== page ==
Today, President Biden will announce a new target for the United States to achieve a 50-52% reduction from 2005 levels in economy-wide net greenhouse gas pollution in 2030 — building on progress to date and by positioning American workers and industry to tackle the climate crisis.
The announcement made during the Leaders Summit on Climate that President Biden is holding to challenge the world on increased ambition in combatting climate change is part of the President’s focus on building back better in a way that will create millions of good-paying, union jobs, ensure economic competitiveness, advance environmental justice and improve the health and security of communities across America.
On Day One, President Biden fulfilled his promise to rejoin the Paris Agreement and set a course for the United States to tackle the climate crisis at home and abroad, reaching net zero emissions economy-wide by no later than 2050. As part of re-entering the Paris Agreement, he also launched a whole-of-government process, organized through his National Climate Task Force, to establish this new 2030 emissions target — known as the “nationally determined contribution” or “NDC,” a formal submission to the United Nations Framework Convention on Climate Change (UNFCCC). Today’s announcement is the product of this government-wide assessment of how to make the most of the opportunity combatting climate change presents.
Climate change poses an existential threat, but responding to this threat offers an opportunity to support good-paying, union jobs, strengthen America’s working communities, protect public health and advance environmental justice. Creating jobs and tackling climate change go hand in hand — empowering the U.S. to build more resilient infrastructure, expand access to clean air and drinking water, spur American technological innovations and create good-paying, union jobs along the way.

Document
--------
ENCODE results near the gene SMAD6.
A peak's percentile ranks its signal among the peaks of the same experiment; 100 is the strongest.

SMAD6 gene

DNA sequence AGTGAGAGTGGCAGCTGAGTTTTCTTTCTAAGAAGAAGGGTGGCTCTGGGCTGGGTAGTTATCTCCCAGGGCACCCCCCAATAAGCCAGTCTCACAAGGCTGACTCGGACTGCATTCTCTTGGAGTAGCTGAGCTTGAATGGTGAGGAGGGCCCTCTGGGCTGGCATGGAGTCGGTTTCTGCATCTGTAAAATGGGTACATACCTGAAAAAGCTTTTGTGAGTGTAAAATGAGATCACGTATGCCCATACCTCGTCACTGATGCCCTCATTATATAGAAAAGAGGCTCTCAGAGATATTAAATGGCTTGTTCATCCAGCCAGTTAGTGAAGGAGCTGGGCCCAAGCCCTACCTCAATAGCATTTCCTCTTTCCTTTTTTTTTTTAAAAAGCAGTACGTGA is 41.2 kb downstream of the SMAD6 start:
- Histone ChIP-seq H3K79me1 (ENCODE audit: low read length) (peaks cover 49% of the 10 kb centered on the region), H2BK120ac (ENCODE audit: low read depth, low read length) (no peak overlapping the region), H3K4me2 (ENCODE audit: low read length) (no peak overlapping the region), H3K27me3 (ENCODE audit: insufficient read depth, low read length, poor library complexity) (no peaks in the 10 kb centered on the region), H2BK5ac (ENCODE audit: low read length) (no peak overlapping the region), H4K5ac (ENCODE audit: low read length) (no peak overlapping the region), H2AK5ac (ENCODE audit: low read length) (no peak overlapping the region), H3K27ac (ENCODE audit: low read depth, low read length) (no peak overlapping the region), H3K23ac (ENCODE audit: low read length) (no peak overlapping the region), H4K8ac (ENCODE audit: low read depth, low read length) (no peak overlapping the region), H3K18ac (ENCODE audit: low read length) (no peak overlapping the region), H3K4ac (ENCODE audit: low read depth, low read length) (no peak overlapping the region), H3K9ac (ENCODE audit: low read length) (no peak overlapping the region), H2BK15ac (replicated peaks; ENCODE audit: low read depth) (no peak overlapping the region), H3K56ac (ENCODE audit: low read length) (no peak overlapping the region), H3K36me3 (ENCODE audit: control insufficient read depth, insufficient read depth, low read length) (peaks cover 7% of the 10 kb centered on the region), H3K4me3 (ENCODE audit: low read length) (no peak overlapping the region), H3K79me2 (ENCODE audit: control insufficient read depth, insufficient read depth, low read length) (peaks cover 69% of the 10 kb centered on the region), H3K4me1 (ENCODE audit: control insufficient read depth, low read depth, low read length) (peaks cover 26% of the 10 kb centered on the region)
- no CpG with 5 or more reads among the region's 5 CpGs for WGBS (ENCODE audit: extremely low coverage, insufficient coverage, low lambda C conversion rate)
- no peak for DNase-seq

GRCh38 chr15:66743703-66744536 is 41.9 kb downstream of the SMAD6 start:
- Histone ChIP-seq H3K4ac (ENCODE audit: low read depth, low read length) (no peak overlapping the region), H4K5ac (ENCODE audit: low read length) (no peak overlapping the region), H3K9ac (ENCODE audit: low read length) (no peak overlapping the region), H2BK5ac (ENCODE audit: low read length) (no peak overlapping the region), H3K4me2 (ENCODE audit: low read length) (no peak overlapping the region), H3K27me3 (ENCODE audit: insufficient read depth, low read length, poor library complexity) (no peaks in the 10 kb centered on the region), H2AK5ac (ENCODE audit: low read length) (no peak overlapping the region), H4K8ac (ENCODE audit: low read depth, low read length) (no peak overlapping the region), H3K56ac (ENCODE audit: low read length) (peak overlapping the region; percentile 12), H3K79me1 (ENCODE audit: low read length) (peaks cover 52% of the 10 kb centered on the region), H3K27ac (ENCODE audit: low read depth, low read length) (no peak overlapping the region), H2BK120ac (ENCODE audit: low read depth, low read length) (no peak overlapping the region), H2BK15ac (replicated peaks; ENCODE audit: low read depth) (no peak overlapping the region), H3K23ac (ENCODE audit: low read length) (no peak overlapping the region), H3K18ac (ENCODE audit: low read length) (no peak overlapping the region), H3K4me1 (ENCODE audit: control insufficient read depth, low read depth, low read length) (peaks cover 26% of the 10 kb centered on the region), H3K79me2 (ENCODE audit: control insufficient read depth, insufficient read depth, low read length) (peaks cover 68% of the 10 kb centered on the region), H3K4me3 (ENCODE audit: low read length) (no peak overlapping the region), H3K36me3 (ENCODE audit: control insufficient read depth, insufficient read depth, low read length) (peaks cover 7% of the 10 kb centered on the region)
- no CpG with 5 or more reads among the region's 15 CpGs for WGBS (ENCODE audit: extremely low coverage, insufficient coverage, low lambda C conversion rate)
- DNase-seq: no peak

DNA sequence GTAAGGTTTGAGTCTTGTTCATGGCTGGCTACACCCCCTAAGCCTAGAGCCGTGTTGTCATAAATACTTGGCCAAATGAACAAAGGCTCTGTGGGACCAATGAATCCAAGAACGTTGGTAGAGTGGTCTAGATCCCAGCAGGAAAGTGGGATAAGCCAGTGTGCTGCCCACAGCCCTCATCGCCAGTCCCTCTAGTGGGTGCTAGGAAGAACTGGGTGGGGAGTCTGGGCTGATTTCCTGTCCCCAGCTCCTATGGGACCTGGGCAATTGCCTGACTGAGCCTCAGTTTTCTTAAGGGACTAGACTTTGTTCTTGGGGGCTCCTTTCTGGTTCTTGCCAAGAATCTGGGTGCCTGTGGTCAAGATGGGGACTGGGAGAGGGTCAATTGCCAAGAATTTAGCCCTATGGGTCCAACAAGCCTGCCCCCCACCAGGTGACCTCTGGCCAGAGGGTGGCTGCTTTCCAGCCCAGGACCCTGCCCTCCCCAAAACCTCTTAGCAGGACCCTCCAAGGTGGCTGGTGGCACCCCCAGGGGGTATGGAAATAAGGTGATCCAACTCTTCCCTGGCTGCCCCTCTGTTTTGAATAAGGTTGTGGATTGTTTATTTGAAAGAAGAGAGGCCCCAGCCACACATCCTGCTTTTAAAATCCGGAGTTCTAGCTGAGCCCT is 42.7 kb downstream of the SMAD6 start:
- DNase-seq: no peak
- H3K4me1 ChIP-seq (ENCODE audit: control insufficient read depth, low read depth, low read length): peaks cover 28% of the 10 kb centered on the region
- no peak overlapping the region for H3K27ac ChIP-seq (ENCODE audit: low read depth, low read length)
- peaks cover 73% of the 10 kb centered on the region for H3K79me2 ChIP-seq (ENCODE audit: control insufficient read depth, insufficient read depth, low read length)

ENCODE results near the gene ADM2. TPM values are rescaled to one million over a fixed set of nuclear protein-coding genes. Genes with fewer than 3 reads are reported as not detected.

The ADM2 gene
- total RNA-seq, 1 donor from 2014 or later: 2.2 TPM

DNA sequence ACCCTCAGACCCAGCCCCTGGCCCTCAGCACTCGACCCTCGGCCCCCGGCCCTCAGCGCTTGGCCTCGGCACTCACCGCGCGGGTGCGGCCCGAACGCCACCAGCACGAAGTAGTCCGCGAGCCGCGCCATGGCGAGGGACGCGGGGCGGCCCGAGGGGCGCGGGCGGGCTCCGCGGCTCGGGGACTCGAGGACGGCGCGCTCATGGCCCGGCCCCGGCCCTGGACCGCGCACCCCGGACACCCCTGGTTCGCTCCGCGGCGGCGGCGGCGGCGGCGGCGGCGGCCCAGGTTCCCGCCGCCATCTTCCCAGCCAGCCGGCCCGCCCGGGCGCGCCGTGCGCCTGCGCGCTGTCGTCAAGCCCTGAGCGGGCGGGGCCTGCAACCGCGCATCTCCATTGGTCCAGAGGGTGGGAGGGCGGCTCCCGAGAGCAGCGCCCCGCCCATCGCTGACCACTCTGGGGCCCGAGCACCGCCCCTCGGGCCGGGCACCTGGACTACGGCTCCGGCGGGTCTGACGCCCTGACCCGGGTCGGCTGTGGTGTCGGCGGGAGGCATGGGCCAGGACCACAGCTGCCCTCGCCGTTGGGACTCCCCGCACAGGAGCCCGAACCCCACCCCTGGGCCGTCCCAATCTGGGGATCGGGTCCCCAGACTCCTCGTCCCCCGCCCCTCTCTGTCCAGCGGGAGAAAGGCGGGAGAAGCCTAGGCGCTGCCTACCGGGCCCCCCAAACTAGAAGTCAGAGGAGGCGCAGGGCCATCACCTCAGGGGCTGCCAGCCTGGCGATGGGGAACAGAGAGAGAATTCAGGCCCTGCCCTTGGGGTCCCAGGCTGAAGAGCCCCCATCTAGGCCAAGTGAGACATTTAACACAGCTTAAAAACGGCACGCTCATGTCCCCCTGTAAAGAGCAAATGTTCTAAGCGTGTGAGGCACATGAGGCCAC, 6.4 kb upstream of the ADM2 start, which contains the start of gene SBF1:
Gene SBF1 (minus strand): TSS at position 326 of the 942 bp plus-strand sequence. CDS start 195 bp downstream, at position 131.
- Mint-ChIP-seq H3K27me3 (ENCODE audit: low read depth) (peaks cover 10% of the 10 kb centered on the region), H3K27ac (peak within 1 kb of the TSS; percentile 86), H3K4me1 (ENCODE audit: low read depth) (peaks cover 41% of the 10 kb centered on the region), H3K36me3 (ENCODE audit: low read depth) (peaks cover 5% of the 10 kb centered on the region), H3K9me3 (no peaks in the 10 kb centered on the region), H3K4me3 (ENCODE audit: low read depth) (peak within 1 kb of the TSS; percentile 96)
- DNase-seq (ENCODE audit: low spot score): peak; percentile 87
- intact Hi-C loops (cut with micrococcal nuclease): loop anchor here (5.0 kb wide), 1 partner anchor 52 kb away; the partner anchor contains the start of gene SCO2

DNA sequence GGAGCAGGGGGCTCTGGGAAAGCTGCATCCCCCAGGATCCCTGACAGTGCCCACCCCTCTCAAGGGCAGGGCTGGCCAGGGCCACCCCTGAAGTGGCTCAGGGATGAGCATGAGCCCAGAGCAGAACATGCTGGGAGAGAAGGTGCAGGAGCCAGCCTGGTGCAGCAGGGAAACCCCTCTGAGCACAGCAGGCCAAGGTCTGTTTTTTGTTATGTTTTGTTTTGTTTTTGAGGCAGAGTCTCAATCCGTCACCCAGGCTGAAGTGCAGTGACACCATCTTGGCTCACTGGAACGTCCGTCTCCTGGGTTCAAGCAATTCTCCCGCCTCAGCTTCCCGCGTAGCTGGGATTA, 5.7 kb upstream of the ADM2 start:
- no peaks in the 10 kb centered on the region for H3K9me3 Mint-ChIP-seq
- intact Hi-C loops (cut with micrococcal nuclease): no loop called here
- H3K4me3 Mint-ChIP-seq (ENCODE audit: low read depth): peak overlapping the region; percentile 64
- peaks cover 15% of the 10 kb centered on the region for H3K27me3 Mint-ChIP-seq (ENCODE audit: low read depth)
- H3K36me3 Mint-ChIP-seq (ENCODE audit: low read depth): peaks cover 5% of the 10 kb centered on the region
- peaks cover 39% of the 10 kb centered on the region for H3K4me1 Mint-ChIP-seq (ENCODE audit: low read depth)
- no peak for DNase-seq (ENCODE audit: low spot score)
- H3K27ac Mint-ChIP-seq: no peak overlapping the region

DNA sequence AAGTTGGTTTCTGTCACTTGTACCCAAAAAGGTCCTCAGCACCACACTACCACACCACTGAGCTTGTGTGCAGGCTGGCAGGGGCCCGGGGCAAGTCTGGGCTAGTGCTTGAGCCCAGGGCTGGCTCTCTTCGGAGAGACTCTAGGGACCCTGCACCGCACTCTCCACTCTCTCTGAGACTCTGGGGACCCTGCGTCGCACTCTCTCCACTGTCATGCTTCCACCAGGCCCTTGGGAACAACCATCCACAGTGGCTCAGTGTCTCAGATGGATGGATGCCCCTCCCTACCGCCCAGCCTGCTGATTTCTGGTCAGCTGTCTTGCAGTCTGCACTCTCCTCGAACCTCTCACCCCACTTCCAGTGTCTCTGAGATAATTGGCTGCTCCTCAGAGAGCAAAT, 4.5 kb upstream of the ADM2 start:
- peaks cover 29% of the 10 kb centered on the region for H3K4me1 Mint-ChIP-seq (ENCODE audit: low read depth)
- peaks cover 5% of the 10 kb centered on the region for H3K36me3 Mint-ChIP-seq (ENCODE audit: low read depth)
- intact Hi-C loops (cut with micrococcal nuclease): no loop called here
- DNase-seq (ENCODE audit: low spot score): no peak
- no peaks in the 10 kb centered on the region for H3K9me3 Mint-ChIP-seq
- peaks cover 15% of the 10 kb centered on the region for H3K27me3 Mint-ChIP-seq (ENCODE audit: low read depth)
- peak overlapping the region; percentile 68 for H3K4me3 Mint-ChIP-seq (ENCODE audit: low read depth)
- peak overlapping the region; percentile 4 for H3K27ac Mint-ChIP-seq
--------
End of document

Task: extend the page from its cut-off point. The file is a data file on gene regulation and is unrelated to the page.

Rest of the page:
To develop the goal, the Administration analyzed how every sector of the economy can spur innovation, unleash new opportunities, drive competitiveness and cut pollution. The target builds on leadership from mayors, county executives, governors, tribal leaders, businesses, faith groups, cultural institutions, health care organizations, investors and communities who have worked together tirelessly to ensure sustained progress in reducing pollution in the United States.
Building on and benefiting from that foundation, America’s 2030 target picks up the pace of emissions reductions in the United States, compared to historical levels, while supporting President Biden’s existing goals to create a carbon pollution-free power sector by 2035 and net zero emissions economy by no later than 2050. There are multiple paths to reach these goals, and the U.S. federal, state, local and tribal governments have many tools available to work with civil society and the private sector to mobilize investment to meet these goals while supporting a strong economy.
News item from The White House